Cyclic and non-cyclic populations of red grouse: a role for parasitism?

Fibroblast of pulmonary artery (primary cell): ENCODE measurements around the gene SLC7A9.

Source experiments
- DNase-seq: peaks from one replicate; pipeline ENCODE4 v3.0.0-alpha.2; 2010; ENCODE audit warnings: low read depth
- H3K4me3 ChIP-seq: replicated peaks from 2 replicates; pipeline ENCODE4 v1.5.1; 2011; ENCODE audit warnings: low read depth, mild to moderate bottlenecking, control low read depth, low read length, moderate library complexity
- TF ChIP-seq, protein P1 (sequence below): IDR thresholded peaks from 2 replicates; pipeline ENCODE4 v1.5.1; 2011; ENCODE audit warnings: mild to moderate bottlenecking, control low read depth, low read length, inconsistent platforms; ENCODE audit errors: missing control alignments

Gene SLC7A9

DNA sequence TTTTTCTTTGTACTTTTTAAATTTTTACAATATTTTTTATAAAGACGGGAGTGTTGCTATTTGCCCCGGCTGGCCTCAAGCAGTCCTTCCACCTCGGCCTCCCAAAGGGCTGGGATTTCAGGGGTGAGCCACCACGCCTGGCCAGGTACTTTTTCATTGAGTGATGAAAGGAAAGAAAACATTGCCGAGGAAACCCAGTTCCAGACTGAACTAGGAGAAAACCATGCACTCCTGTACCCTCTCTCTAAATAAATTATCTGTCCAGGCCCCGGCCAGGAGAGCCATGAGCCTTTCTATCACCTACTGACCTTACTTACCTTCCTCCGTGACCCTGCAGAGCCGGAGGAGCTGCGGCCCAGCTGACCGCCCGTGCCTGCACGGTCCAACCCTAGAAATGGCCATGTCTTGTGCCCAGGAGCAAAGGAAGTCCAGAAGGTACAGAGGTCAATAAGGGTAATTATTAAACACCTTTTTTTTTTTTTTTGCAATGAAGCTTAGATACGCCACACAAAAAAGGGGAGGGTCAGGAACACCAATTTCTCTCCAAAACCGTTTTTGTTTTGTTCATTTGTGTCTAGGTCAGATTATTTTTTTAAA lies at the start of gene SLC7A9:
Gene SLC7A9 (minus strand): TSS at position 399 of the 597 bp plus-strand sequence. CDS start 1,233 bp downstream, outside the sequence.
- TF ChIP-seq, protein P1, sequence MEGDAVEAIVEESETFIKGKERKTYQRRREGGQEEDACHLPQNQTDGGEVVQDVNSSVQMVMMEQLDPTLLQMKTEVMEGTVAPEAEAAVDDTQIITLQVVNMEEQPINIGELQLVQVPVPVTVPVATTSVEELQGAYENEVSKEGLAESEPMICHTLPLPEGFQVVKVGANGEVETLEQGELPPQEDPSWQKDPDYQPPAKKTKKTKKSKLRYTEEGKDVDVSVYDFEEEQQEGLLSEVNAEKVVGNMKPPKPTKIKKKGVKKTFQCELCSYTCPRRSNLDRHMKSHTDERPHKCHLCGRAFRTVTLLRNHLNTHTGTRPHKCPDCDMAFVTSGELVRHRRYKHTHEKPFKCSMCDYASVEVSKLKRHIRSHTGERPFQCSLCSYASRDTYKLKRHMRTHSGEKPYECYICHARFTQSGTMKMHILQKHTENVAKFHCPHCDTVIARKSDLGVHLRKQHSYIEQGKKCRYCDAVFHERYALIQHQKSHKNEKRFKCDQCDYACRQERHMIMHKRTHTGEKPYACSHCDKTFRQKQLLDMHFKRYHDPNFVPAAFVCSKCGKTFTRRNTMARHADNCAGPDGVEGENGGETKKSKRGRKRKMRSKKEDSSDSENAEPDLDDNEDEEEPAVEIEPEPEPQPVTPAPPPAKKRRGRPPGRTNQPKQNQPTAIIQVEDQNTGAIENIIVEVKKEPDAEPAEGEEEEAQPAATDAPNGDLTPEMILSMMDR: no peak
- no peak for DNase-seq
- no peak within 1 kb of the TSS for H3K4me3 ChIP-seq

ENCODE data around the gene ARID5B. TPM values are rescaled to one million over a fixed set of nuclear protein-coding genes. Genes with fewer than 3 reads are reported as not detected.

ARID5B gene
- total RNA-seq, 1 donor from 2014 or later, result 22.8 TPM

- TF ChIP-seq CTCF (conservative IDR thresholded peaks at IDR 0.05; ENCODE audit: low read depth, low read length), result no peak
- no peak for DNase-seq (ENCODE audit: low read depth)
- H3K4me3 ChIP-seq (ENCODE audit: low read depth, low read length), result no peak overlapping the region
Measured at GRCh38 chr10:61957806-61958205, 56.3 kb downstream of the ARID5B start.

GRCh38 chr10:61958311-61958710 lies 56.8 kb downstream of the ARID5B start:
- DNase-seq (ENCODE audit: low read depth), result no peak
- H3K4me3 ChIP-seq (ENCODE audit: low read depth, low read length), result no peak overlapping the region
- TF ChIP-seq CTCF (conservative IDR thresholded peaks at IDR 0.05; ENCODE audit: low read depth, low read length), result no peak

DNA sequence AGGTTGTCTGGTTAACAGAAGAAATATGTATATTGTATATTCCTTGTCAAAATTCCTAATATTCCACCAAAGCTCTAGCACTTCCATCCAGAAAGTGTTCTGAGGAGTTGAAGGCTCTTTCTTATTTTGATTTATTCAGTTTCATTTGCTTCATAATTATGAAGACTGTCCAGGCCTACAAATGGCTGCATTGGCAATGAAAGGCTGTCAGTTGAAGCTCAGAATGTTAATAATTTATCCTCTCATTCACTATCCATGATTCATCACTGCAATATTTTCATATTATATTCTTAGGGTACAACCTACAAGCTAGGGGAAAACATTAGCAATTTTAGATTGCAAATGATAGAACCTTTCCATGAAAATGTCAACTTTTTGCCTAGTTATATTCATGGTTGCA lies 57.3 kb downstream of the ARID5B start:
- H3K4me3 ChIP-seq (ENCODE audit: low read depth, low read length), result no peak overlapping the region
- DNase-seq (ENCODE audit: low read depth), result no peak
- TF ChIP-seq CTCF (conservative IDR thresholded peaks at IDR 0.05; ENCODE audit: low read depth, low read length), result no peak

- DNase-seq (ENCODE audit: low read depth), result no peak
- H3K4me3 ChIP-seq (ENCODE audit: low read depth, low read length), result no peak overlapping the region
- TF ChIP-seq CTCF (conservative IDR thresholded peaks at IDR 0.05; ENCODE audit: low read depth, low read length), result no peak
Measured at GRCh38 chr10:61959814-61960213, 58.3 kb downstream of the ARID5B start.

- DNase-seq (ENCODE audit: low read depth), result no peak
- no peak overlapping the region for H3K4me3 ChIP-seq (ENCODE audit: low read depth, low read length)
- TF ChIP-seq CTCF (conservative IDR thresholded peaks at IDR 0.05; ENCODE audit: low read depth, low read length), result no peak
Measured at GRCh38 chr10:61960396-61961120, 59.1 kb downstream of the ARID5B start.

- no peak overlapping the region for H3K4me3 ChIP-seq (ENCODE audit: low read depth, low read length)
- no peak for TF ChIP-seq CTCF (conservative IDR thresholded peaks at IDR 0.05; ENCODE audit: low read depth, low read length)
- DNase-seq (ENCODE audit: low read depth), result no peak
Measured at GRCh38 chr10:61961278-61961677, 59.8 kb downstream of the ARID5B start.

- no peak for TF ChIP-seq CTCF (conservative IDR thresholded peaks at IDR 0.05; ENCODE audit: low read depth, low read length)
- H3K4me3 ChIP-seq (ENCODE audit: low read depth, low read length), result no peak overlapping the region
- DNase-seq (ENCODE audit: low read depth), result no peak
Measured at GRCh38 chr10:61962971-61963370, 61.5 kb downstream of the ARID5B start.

The hypothesis that parasitism is a key element influencing the pattern of fluctuations in red grouse numbers was investigated. Data were collected from estates in the north of England which exhibited either cyclic, intermediate or non-cyclic bag records. Cyclic populations were associated with greater worm burdens of Trichostrongylus tenuis and more rainfall than non-cyclic but there was no difference in the nitrogen content of food or mean bag size. It is proposed that low humidity reduces the survival of free-living stages resulting in lower levels of infection and reduced effects on host fecundity in non-cyclic populations. By modelling, it was shown that the interaction of a long-lived free-living stage and parasite induced reduction in fecundity could be of prime importance in producing the cycles in grouse density. These findings are discussed in relation to previous hypotheses and studies on grouse population cycles.